Yes, Greta Van Fleet is a band highly derivative of its influence. Oh, I mean influences. My bad.

It’s true. Often terribly so. It’s impossible to listen to Greta Van Fleet without hearing the unmistakable dollops of Led Zeppelin in their music, as well as huge traces of Rush. Yet the members that make up Greta Van Fleet (the three Kiszka brothers and their good friend Danny Wagner) genuinely possess palpable talent and passion. I think with the right guidance – for instance, a strong producer to push them and force them to try new things – they will mature into a sound of their own.

These four guys, from Frankenmuth, Michigan of all places, are still super young! Whatever happens with them and their music, I’m just delighted that they’re bringing blues rock back to the attention of the masses, when rock in that vein has been disappointingly distant from popular music since about the time the White Stripes abandoned us (not that Greta Van Fleet is anywhere near the quality or the creativity of Jack White in his Stripes days). I do not think Greta Van Fleet are the saviors of rock ‘n’ roll, but they very well may help lay the groundwork for a widespread return of rock, particularly since there is little real competition in their arena and popularity level right now.

By the way, I love the sound of the production on Greta Van Fleet’s 2018 LP, Anthem of the Peaceful Army. Many rock bands would do well to pay attention to it. It’s perfect for popular rock ‘n’ roll: clean enough to hear all the instruments and everything that’s going on yet with just enough grit and edge to give the music a bit of bite while still remaining very palatable for pop audiences.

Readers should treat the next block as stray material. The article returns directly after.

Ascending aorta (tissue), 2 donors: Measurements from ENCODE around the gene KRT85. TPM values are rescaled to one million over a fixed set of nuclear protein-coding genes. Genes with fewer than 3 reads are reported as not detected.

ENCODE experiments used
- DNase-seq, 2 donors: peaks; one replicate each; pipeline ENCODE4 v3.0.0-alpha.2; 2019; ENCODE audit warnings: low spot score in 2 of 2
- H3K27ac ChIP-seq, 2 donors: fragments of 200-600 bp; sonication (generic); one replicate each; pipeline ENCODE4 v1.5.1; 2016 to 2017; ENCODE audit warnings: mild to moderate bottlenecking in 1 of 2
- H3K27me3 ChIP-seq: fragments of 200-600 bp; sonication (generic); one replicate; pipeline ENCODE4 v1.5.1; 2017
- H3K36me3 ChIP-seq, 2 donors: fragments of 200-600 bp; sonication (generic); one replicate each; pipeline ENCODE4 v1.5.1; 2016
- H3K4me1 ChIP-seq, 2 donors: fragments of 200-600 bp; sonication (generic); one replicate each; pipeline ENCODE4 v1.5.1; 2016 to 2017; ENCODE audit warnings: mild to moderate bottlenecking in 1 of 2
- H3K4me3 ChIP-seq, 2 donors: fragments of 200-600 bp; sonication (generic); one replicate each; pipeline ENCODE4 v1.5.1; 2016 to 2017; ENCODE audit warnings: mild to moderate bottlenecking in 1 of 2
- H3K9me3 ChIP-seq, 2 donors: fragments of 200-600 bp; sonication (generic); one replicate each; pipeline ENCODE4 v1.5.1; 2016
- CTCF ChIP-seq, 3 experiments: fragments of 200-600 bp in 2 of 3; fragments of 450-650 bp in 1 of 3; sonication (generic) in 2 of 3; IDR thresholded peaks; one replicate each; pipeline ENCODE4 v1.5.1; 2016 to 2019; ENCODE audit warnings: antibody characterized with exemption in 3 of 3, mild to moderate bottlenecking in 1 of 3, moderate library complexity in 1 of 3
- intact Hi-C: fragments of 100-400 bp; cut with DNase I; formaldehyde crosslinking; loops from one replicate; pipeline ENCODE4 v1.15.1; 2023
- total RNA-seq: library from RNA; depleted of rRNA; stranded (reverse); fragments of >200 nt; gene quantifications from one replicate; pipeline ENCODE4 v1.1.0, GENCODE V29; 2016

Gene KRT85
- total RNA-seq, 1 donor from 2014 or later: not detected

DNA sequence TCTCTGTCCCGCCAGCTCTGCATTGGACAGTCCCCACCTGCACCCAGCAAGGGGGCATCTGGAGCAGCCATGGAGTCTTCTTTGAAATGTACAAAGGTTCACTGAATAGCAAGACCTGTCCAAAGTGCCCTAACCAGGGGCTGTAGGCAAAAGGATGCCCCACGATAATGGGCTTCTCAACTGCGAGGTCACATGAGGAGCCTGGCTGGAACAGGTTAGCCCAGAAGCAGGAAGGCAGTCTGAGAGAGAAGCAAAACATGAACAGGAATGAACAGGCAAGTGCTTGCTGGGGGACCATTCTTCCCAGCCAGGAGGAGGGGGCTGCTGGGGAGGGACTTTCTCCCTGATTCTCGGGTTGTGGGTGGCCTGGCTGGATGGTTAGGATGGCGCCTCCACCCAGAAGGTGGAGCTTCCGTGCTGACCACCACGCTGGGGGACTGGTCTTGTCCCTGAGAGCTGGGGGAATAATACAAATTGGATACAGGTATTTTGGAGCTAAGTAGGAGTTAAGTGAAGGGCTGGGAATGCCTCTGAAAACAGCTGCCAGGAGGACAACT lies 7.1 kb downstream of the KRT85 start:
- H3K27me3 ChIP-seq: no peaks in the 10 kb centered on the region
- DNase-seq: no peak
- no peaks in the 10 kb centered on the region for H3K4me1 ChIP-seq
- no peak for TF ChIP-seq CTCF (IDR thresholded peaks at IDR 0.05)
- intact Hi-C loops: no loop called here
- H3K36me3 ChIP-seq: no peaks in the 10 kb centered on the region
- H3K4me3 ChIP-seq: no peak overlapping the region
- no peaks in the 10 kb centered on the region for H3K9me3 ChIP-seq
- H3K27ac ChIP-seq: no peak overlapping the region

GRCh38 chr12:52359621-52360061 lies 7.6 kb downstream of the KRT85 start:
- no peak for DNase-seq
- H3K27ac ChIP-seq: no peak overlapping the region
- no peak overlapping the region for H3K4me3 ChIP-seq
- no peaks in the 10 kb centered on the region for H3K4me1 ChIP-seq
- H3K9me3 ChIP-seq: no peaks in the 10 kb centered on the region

Sure, Anthem won Greta Van Fleet as much criticism as it did praise, but many of the harsh reviews from people and places like The Needle Drop and, especially, Pitchfork have done more to help the band’s popularity than actually hurt their currently upward trending trajectory.

If you don’t like Greta Van Fleet, but you do like that sort of retro rock, by all means, please go out and support some of the other fantastic bands creating such music. I can recommend several to you!

If you are looking for another blues rock band that is putting out solid, original music, check out another American group, Rival Sons, who just released Feral Roots, an album I consider the best of their career thus far.

Or if you want something weirder and more experimental, seek out King Gizzard and the Lizard Wizard, a psychedelic, progressive, experimental, garage rock band out of Australia.

And if you need to go back to some more straightforward hard rock after King Gizzard, check out another Australian act, this one not well-known outside their own country but every bit as deserving of rock love as any: King of the North, a two piece band that sounds like a four or five piece.

There’s a lot of good rock music out there for you to support if you are so inclined. I think Greta Van Fleet deserves to be a part of that. I say this without overlooking their faults, but I also say it with the feeling that they will indeed improve. Plus, if the only thing Greta Van Fleet does is introduce a new generation to Led Zeppelin, the music community will be the better for it.

Image via The Chicago Tribune